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The Ordinary World: How Much and How Ordinary?

Even if you are not familiar with The Hero’s Journey, there’s a good chance you know that its first step is establishing the Ordinary World.  That, commonly understood, is a baseline view of a protagonist’s life and location.

Establishing the Ordinary World is like playing the first chord in a musical composition: It’s the safe and satisfying sound to which we will long to return during the many variations to come.  Until we know a protagonist’s “normal” we won’t know what order needs to be restored.  We’ll lack the heart and home anchors that make a protagonist both relatable and motivated.  We won’t meet the people who need to be protected and saved.  A protagonist without an Ordinary World will be a hero without a cause, and so we need to spend some time there.

That, anyway, is the common idea; however, that idea is limited if not wrong.  In too many manuscripts it leads to early pages laden with the domestic clatter of the daily routine.  Characters do what they’d do on any ordinary day followed shortly, or so the theory goes, by an interruption that brings the first hint of trouble.

Even stories that begin with trouble—a dead body, say, or a special -ops mission—can retreat quickly to a “normal” atmosphere and tempo, as when a detective in Chapter Two goes home for a shower, or the team returns to base to debrief.  Getting to know protagonists is important, obviously, but pouring cereal or joshing around do not automatically produce tension.  In my experience, they almost never produce tension at all.

My colleague and friend Chris Vogler in The Writer’s Journey, his distillation and interpretation of mythologist Joseph Campbell’s The Hero with a Thousand Faces for writers, elaborates on the utility and purpose of the Ordinary World.  Chris explains that the purpose of the Ordinary World is multi-fold.  It can create a metaphor for the story world and its problems.  It can set a story’s context, which is to say the framework for coming conflict.  The Ordinary World can feel tame compared to the Special World later on, but the seemingly tranquil base can nevertheless contain the seeds of trouble.  The hero’s problems do not begin elsewhere; they are already present at home.  Pretty obvious when you think about it.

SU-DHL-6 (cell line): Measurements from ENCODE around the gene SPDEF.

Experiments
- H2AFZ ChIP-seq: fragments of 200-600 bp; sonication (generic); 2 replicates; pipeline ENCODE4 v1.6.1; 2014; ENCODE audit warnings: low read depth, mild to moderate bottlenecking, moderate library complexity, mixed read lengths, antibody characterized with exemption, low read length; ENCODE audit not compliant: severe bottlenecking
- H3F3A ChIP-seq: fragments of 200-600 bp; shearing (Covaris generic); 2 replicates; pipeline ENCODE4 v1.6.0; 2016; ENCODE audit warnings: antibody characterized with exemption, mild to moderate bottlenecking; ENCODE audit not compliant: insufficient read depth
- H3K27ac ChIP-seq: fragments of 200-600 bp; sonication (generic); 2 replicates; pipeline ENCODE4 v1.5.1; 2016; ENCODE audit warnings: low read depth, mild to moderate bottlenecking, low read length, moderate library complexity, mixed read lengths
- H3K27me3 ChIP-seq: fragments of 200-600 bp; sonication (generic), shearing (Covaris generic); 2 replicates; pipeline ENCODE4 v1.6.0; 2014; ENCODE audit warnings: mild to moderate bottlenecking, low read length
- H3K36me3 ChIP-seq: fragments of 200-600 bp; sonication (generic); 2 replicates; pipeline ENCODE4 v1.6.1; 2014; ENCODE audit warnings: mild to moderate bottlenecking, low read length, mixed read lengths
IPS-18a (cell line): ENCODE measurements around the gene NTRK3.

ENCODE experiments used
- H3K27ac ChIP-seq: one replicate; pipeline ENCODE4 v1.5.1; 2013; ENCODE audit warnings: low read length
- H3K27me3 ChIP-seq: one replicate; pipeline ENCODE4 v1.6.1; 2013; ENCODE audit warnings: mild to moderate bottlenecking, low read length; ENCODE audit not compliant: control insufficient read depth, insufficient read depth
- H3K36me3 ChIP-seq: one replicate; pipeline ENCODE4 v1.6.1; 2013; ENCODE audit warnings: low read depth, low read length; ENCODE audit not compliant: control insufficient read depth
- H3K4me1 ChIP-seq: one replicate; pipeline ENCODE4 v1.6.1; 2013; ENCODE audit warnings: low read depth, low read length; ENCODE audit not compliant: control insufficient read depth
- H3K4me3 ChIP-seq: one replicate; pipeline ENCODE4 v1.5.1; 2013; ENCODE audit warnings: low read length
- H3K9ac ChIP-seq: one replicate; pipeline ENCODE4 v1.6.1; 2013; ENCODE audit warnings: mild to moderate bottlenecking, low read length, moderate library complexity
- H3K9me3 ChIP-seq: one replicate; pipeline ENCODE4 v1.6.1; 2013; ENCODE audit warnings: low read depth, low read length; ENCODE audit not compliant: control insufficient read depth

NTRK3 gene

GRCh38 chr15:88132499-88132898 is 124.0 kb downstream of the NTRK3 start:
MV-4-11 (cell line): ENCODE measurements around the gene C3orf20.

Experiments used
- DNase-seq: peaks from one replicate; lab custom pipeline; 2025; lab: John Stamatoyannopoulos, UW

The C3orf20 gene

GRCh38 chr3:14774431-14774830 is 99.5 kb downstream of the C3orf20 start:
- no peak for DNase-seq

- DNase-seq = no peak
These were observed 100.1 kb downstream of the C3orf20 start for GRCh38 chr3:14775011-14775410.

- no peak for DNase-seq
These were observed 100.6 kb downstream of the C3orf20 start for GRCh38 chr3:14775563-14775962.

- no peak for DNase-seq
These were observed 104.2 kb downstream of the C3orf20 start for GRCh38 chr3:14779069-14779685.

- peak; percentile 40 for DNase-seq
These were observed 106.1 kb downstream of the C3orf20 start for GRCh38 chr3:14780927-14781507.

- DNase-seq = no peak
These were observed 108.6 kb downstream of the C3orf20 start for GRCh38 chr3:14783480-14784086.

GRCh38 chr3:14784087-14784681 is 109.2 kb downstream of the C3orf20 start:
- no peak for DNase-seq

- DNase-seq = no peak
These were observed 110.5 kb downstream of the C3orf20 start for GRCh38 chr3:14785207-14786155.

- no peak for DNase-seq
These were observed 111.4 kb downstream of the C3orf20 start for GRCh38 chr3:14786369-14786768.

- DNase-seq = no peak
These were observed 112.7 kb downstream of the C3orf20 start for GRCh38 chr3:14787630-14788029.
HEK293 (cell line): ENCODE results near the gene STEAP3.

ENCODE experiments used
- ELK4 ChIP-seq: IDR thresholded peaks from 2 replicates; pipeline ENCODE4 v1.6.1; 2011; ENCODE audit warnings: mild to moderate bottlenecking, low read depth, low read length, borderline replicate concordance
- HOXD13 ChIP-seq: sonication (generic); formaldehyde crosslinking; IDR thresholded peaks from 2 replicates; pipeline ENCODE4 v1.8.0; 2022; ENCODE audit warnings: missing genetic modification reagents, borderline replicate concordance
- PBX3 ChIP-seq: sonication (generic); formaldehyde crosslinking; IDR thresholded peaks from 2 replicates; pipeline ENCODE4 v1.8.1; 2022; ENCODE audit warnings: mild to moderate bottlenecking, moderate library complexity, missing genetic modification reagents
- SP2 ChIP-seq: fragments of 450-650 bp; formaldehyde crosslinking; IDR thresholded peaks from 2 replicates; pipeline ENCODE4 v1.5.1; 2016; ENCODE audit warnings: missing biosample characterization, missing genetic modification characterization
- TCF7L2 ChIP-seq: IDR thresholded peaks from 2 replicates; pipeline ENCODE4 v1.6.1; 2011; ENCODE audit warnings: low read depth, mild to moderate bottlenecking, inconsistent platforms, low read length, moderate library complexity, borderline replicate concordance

The Ordinary World phase of a novel can also foreshadow the Special World and raise the story’s dramatic questions.  Heroes makes entrances, certainly, yet they can also sweep in along with them all of their baggage and hang-ups.  We want to like heroes, unquestionably, but there is also no reason that heroes’ lacks, flaws, needs, wants, wounds, burdens or yearnings need to wait.  The story’s stakes and theme are likewise in the air already.  How could they not be?  Stakes are always present and any issue worth writing about is already with us now.

Thus, the seemingly placid surface of the Ordinary World is deceptive.  The Ordinary World is anything but settled and safe.  Dangerous currents exist in the water close to shore.  Any life that appears serene is actually loaded with suppressed conflict.  A routine that feels comfortable and easy is in reality a situation in which a protagonist’s weakness is only temporarily tolerated.  Heroes are not yet heroic at home, and if we look closely that is immediately obvious.  Heroes have growing to do.  They need to be tested.  All of that is made plain in the Ordinary World.

Look at in that way, the Ordinary World doesn’t seem so ordinary, does it?  Let’s take a look at some Ordinary Worlds already on the shelves.

S.E. Hinton’s The Outsiders (1967) opens with Ponyboy telling us about his world; in particular, the distinction between his social class and another:

We’re poorer than the Socs and the middle class.  I reckon we’re wilder, too.  Not like the Socs, who jump greasers and wreck houses and throw beer blasts for kicks, and get editorials in the paper for being a public disgrace one day and an asset to society the next.  Greasers are almost like hoods; we steal things and drive old souped-up cars and hold up gas stations and have a gang fight once in a while.  I don’t mean I do things like that.  Darry would kill me if I got into trouble with the police.  Since Mom and Dad were killed in an auto wreck, the three of us get to stay together only as long as we behave.  So Soda and I stay out of trouble as much as we can, and we’re careful not to get caught when we can’t.  I only mean that most greasers do things like that, just like we wear our hair long and dress in blue jeans and T-shirts, or leave our shirttails out and wear leather jackets and tennis shoes or boots.  I’m not saying that either Socs or greasers are better; that’s just the way things are.